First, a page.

Landmark Properties UM student housing remains unfinished

University of Miami student Amanda Muhammad has been living in a hotel for a month. This wasn’t supposed to happen.

Mohamed, a second-year journalism major, was waiting for the construction of her one-bedroom apartment in Cloisters to be completed. She, along with hundreds of other student residents, had planned to move in on Aug. 18 — until Landmark Properties, the project developer, sent a last-minute message about construction delays at the 115-unit complex.

Now, parents of Cloisters tenants say they fear walking away from their leases if the giant developer takes legal action against them.

The two-part complex at 5830 and 5840 SW 57th Avenue in Coral Gables includes new townhomes and renovated apartment units, with a total of 296 student bedrooms. Amenities include a pool and fitness center, the complex’s website shows.

Since alerting tenants and their parents of construction delays, the Atlanta-based developer has paid to house students at the two luxury Biltmore and Theses hotels near the Coral Gables campus.

Frustrated parents of Cloisters residents have taken to social media to share information with each other. They’ve created a Facebook group — The UM Cloister Cluster — where parents share photos of the site and intermittent communications from Landmark.

“We have all been scammed,” parent Michele Palisino wrote.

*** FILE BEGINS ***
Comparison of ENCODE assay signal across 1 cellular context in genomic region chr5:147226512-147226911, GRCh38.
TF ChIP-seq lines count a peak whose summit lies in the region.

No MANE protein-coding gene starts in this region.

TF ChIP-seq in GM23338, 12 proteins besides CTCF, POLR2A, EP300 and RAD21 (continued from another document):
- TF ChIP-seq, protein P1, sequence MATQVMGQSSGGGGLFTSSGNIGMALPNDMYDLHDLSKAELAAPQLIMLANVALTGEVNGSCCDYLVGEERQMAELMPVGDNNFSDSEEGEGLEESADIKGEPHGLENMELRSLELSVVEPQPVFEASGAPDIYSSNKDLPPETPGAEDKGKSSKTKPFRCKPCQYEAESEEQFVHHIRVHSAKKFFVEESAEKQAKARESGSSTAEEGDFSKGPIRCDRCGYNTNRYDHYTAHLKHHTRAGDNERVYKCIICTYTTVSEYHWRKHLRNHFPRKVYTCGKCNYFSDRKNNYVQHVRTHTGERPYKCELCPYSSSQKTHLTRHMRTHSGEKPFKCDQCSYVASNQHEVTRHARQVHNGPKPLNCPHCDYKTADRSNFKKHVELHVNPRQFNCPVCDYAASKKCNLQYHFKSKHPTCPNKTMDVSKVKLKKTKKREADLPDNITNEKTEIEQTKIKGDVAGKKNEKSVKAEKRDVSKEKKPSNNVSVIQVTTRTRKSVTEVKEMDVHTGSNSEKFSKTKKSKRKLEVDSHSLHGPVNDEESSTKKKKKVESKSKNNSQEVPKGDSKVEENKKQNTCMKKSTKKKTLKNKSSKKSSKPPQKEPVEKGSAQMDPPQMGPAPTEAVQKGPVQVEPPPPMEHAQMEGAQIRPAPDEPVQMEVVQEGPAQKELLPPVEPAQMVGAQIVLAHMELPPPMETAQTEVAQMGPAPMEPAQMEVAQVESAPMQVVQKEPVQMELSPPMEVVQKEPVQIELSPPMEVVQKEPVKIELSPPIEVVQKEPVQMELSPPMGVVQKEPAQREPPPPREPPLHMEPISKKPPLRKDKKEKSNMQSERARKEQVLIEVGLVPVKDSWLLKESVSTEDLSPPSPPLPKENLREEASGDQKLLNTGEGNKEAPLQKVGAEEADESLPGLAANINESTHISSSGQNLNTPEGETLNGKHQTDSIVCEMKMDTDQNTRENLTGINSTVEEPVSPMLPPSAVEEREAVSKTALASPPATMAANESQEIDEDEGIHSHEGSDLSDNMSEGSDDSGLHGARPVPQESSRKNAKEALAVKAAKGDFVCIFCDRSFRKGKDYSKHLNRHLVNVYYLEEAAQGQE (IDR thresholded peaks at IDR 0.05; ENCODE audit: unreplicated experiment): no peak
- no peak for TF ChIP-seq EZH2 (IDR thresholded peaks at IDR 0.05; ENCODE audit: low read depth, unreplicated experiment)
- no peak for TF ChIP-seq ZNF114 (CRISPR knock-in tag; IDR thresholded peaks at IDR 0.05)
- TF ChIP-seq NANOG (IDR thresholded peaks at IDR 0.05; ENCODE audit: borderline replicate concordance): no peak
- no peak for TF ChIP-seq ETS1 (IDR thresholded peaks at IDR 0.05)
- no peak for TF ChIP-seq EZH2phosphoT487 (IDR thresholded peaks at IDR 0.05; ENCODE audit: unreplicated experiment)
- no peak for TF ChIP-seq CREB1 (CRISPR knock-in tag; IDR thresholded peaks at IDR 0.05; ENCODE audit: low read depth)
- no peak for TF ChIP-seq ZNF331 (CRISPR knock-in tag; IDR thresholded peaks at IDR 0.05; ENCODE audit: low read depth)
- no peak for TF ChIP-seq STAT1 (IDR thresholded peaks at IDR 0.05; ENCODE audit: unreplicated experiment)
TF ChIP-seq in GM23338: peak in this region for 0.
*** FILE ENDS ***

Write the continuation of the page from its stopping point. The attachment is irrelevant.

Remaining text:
Units are not as advertised

Landmark was able to secure county approvals for the townhomes on September 1, and moved residents into the townhomes that weekend. When they arrived, parents said they found the units were not what they had promised, with some laundry machines and furniture missing, and fire alarms going off. Photos show that the pool, grounds and other common spaces are still under construction and far from complete.

“Move-in day can often be chaotic, but our maintenance team and general contractor worked closely with residents to quickly address any issues that were not satisfactory on move-in day for residents,” Atlanta-based Landmark said in a statement. . That these issues be resolved.”

The developer also apologized for the delay in communicating with residents.

Apartment renters, like Mohamed, are stuck living in the thesis, in the meantime. Fortunately for her, she said she eventually got off the waiting list for a mini-fridge and microwave.

While apartment residents remain holed up in the hotel, photos of the units have parents worried they won’t get the “fully renovated” units they were promised. The Cloisters website has been quietly changed to remove that language. “Most of the fixtures, appliances, finishes, flooring and furniture have been upgraded to new throughout the renovated units,” Landmark said in a statement.

Thorny necklace

Meanwhile, some parents want to cancel the leases they signed, saying Landmark has failed to deliver on its promise. But the finer details are not that simple.

“We’ve all hung ourselves with the lease,” said Geoff Buttrick, the father of a prospective Cloisters resident. He refers to the 56-page document signed by the tenants and their guarantors.

The contract allows Landmark to house students in “alternative accommodation” while it works to deliver the units. Alternative accommodation includes hotel rooms, according to the agreement, although there is a big difference in livability between a hotel room and an entire apartment.